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The Neighbors


San Francisco is a city full of old money, new millionaires, and people losing their homes. Some of the wealthiest neighborhoods are blocks away from areas barely getting by on minimum wage. The Neighbors explores the plant life in both kinds of habitats in a series of analog color diptychs, combining two of my long-term interests,

the domestic and the botanical.


When I decided to leave for Berlin, I started documenting my San Francisco neighborhood of many years. I began wandering, and what struck me was the diversity of plant life right around my house: mostly potted plants in the communal space that is the stoops and sidewalks. Most plants are succulents or cacti, practical thinking when rain is rare. Other plants have been left to fend for themselves in the drought. Weeds grow up in the cracks in the sidewalks and in any open space.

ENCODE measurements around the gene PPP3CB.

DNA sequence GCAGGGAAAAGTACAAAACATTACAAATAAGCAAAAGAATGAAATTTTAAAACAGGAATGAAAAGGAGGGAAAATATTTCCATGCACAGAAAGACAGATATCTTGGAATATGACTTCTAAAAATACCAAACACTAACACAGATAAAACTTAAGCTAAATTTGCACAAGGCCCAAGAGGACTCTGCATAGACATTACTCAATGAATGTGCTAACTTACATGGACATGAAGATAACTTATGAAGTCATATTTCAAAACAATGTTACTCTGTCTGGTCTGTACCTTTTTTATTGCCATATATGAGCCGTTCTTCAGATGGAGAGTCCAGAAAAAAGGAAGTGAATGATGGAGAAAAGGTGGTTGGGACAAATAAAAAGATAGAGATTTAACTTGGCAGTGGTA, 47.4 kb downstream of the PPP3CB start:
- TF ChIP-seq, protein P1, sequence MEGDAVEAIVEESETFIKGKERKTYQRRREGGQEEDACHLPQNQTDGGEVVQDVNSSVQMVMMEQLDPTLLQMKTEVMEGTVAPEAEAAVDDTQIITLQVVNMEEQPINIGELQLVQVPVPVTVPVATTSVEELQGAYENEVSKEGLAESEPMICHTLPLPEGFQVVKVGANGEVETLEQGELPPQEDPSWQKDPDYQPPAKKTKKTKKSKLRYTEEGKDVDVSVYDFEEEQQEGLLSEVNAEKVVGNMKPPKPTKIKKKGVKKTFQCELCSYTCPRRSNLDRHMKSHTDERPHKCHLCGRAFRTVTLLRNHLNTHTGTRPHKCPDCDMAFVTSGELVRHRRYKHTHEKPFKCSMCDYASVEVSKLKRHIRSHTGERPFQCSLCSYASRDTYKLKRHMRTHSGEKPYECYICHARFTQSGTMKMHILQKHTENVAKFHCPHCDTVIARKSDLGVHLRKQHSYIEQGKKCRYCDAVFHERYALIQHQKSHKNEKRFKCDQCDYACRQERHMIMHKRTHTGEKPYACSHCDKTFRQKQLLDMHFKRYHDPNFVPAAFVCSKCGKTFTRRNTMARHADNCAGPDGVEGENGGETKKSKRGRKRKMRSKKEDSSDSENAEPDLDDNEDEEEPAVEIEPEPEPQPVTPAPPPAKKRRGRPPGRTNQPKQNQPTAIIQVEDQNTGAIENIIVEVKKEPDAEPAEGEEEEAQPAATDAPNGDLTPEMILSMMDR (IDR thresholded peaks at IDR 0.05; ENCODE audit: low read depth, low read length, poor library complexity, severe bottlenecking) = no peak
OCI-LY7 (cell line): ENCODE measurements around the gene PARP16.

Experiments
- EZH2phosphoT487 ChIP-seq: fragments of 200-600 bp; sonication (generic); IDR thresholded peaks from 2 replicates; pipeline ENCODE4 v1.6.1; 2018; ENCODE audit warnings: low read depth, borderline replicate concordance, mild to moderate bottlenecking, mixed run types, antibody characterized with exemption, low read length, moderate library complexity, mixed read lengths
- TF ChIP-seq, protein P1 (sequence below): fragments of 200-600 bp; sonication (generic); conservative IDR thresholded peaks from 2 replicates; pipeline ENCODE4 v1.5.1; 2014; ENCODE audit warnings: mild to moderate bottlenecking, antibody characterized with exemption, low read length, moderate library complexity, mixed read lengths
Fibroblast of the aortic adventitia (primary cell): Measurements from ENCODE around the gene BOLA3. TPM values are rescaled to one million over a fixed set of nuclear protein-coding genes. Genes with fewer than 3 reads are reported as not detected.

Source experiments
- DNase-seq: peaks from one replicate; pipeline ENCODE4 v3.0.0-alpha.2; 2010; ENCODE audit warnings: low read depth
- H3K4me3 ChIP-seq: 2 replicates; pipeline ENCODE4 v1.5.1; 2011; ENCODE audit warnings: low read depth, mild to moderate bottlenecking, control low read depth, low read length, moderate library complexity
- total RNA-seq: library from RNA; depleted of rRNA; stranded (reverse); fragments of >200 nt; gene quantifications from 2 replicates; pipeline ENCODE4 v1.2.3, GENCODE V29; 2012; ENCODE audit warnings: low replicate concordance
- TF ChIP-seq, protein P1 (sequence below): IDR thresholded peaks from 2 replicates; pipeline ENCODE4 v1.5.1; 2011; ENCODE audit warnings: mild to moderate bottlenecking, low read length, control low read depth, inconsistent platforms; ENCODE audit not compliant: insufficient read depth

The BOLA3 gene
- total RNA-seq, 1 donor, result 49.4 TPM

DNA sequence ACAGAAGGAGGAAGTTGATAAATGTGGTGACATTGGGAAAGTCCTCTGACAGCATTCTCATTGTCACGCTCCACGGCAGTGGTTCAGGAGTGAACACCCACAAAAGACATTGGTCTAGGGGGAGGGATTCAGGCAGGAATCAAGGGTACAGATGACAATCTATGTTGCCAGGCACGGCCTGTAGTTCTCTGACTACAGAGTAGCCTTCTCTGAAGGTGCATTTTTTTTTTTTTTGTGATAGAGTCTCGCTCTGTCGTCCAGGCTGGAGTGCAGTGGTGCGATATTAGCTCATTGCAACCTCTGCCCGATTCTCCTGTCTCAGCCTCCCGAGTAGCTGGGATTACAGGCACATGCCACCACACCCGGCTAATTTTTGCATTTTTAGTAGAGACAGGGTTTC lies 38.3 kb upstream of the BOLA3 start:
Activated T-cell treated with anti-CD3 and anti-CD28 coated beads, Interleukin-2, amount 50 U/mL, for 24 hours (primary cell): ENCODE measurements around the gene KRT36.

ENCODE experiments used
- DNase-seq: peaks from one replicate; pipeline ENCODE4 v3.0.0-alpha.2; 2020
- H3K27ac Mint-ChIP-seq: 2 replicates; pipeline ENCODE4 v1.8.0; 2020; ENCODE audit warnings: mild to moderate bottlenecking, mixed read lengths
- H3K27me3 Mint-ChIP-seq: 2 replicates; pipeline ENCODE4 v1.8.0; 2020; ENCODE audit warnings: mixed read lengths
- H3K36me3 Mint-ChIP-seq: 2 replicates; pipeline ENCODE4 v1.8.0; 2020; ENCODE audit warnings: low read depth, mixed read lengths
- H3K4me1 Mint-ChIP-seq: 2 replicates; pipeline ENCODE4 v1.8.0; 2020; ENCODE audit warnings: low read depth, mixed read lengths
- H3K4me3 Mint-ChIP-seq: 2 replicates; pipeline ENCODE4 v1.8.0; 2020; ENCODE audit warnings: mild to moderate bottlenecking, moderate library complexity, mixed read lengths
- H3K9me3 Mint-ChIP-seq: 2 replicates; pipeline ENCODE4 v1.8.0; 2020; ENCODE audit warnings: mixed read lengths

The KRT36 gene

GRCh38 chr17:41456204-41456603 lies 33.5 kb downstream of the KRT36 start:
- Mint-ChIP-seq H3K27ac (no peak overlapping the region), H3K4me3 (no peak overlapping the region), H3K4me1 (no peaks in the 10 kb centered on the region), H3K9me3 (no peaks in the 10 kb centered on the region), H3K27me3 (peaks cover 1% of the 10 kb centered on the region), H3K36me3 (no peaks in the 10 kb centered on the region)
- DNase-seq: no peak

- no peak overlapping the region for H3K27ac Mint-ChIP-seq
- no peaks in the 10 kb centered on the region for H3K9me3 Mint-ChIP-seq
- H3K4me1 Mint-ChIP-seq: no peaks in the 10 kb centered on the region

As I wandered and took pictures, people would notice what I was doing, engage with me to learn more or simply chat for a while, and point me to other interesting plants and gardens nearby. It made me sad to be leaving soon.


It also made me wonder about other parts of San Francicso. So I headed to some of its wealthiest areas, not too far from my area. The difference was spectacular. Impenetrable privacy hedges protecting the houses from, well, me and everybody else. Artificially shaped topiaries. Bright green lawns and fruit trees flourishing despite the years’ long drought.


As I wandered and took pictures, I met people there, too. Mostly, because I seemed suspicious to them, they inquired what I was doing and why. It was as unfriendly as our neighborhood was welcoming.


Some people live with each other. Other people just live next to each other.

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